Fig. 3. Impact of initial conditions on regional hindcast skill. (A) RMSE of 9-year mean Ts anomalies (relative to 19792001) for the ensemble mean NoAssim hindcasts, verified against observations from HadCRUT2v (3638). (B) As (A), but for DePreSys. (C) NoAssim minus DePreSys RMSE of 9-year mean Ts. Differences are shown only where they are significant at the 5% level (18). (D) As (C), but for 9-year mean H anomalies (relative to 19411996). In all panels, each 5° latitude by 5° longitude pixel represents the RMSE for predictions of Ts spatially averaged over the 35° latitude by 35° longitude box centered on that pixel. [View Larger Version of this Image (56K GIF file)]

 

The strong correspondence (R = 0.75) between regional differences in Ts and H (Fig. 3, C and D) further supports our conclusion that improvements in DePreSys relative to NoAssim on decadal time scales result mainly from initializing H. Although our hindcast period is limited to 20 years, the existence of natural low-frequency variability of H (31) (Fig. 1C) strongly suggests that DePreSys would also improve on NoAssim in other decades, although the regional details could be different. Furthermore, a substantial increase in the number of subsurface ocean observations through the Argo program (32) should substantially improve our ability to initialize the ocean in future, thereby leading to further improvements in DePreSys relative to NoAssim both globally and regionally.

Having established the predictive skill of DePreSys, we issued the first GCM-based forecast of global Ts for the coming decade (33, 34) (Fig. 4). The DePreSys forecast is based on 20 ensemble members, 10 starting from consecutive days leading to 1 June 2005, combined with 10 from consecutive days leading to 1 March 2005. We assessed the impact of initial conditions on this forecast by comparing it with a NoAssim forecast, consisting of eight ensemble members. We also compared two eight-member DePreSys and NoAssim hindcasts with observations. The DePreSys hindcast starting from June 1985 correctly predicted a rapid warming during the transition from the weak La Niña of 1985 to the El Niño of 19861987 and correctly predicted the warming trend throughout the period until the eruption of Mount Pinatubo. The DePreSys hindcast starting from June 1995 correctly predicted an initial cooling, followed by a general warming. As expected, the NoAssim hindcasts predicted only the general warming trend, although the NoAssim hindcast from June 1995 is generally too warm. In the DePreSys forecast, internal variability offsets the effects of anthropogenic forcing in the first few years, leading to no net warming before 2008 (Fig. 4). In contrast, the NoAssim forecast warms during this period. Regional assessment to February 2007 (fig. S8) indicates that this initial cooling in DePreSys relative to NoAssim results from the development of cooler anomalies in the tropical Pacific and the persistence of neutral conditions in the Southern Ocean. In both cases, the DePreSys forecast is closer to the verifying changes observed since the forecast start date. Both NoAssim and DePreSys, however, predict further warming during the coming decade, with the year 2014 predicted to be 0.30° ± 0.21°C [5 to 95% confidence interval (CI)] warmer than the observed value for 2004. Furthermore, at least half of the years after 2009 are predicted to be warmer than 1998, the warmest year currently on record.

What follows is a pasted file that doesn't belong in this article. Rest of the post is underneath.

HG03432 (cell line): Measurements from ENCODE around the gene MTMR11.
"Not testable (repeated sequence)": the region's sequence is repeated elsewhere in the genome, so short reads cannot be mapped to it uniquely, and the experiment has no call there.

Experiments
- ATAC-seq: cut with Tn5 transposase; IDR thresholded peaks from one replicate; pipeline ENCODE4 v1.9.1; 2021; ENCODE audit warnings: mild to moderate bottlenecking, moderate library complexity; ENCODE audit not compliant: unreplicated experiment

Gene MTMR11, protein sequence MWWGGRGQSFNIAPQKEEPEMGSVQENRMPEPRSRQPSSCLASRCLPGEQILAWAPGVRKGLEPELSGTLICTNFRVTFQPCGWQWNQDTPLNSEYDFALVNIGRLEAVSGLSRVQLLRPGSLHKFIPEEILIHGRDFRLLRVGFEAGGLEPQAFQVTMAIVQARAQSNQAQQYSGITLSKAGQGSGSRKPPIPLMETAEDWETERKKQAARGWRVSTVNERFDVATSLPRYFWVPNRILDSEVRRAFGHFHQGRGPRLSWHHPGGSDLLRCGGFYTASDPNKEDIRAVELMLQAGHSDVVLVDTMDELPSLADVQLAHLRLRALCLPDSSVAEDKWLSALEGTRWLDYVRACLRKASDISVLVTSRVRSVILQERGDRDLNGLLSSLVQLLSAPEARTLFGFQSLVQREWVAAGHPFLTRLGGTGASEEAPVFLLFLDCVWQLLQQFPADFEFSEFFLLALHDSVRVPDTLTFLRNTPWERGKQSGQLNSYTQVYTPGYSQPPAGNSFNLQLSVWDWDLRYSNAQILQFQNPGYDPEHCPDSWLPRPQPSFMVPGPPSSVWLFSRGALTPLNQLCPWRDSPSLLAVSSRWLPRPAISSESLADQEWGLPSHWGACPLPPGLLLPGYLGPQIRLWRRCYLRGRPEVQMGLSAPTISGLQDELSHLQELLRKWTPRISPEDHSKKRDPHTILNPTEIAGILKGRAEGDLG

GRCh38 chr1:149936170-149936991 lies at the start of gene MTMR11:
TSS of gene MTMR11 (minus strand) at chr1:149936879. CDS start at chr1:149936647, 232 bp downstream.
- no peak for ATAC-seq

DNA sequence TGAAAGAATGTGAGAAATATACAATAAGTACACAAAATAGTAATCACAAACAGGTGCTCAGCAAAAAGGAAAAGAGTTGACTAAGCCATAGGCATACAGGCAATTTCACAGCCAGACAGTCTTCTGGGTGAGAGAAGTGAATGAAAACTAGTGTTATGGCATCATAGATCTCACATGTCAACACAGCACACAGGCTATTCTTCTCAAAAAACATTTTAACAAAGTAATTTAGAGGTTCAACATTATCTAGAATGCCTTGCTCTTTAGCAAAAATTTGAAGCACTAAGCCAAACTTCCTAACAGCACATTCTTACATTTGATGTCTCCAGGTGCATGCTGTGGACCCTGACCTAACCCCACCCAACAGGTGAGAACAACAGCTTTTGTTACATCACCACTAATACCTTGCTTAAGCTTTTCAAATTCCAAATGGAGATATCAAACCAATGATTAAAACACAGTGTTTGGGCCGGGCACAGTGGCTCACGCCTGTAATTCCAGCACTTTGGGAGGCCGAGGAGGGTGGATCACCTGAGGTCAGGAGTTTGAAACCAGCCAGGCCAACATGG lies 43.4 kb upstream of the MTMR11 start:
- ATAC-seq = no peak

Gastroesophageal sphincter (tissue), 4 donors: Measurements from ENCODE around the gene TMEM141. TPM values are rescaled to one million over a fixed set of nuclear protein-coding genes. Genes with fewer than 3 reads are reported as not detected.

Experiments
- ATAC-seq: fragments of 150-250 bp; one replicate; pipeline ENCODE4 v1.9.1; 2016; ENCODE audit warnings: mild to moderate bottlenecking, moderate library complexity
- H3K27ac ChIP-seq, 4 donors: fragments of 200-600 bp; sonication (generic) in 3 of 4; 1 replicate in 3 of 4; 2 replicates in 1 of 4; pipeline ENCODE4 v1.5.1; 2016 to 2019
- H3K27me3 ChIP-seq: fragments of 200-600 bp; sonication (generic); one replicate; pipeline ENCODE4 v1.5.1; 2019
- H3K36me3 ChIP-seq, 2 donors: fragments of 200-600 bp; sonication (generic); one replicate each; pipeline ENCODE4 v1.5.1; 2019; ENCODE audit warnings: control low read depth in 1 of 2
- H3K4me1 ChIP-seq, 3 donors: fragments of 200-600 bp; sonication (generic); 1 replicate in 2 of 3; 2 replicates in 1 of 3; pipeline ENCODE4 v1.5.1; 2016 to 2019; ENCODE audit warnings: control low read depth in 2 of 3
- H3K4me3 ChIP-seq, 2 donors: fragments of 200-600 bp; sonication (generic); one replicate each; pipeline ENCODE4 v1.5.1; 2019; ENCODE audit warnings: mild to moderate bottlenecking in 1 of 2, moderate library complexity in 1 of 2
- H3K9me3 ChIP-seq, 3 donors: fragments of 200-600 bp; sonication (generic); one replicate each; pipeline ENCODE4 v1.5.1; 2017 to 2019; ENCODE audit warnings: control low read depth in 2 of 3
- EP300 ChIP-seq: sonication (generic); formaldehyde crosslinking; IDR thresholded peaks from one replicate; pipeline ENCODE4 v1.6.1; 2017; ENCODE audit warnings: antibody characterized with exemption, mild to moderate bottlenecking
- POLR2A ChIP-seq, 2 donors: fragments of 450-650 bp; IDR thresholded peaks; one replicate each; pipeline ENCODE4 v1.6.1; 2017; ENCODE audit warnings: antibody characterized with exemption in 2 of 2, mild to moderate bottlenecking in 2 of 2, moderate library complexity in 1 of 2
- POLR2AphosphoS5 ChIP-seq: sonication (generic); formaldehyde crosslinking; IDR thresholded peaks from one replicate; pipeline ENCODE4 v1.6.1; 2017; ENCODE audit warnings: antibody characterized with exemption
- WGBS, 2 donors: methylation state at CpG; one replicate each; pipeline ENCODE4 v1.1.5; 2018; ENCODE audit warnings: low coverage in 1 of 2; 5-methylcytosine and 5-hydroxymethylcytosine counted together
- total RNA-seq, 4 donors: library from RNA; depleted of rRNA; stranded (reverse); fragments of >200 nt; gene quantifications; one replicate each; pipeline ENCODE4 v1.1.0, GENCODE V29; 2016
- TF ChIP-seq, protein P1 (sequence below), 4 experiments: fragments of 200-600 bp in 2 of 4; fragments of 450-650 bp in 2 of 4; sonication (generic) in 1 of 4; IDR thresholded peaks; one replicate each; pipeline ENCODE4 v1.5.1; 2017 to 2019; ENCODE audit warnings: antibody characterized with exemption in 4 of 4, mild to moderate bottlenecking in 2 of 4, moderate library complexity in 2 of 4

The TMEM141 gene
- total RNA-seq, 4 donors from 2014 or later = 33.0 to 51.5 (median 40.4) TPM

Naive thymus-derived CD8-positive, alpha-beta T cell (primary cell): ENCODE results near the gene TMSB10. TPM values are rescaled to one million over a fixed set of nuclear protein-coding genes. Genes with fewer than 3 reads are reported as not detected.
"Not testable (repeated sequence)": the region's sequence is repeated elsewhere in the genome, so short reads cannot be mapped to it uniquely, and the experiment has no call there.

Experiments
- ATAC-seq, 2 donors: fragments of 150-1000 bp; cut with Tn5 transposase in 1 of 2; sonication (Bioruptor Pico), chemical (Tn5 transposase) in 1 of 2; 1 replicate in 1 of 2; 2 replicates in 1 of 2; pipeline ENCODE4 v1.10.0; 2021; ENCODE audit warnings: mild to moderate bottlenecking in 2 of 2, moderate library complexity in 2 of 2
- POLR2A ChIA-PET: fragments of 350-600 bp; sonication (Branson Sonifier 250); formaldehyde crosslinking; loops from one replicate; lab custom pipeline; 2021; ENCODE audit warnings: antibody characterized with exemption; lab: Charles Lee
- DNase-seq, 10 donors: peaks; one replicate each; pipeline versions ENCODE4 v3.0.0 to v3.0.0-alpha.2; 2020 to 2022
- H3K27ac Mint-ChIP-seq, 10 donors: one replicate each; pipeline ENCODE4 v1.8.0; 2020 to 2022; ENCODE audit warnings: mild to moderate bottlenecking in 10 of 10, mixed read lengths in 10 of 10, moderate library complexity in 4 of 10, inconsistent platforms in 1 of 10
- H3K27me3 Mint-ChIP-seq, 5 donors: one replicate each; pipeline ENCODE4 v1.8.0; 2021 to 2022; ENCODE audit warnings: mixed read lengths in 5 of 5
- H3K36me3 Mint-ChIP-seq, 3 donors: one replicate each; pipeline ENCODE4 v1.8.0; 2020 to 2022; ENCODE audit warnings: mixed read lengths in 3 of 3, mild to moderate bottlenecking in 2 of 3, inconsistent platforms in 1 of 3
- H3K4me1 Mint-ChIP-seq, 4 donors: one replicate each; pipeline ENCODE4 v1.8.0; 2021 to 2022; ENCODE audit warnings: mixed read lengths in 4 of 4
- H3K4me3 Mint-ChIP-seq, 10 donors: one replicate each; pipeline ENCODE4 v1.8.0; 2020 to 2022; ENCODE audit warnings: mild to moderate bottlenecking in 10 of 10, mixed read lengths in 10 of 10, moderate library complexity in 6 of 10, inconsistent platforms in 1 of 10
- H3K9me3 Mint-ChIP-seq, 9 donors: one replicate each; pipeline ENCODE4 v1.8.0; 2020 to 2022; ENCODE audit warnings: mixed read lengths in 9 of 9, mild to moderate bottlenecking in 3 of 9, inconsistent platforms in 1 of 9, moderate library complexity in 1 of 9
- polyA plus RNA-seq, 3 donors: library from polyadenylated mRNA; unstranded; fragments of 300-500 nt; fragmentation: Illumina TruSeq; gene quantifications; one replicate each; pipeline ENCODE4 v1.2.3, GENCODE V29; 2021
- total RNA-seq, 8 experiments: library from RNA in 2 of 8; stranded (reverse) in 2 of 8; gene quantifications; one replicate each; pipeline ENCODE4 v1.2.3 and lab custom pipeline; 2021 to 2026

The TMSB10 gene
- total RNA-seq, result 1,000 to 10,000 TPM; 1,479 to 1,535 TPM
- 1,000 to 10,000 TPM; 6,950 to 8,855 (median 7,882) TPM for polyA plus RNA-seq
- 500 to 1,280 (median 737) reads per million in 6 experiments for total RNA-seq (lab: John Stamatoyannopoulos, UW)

Fig. 4. Globally averaged annual mean surface temperature anomaly (relative to 19792001) forecast by DePreSys starting from June 2005. The CI (red shading) is diagnosed from the standard deviation of the DePreSys ensemble, assuming a t distribution centered on the ensemble mean (white curve). Also shown are DePreSys and ensemble mean NoAssim (blue curves) hindcasts starting from June 1985 and June 1995, together with observations from HadCRUT2vOA (black curve). Rolling annual mean values are plotted seasonally from March, June, September, and December. The mean bias as a function of lead time was computed from those DePreSys hindcasts that were unaffected by Mount Pinatubo (SOM text) and removed from the DePreSys forecast (but not the hindcasts). [View Larger Version of this Image (34K GIF file)]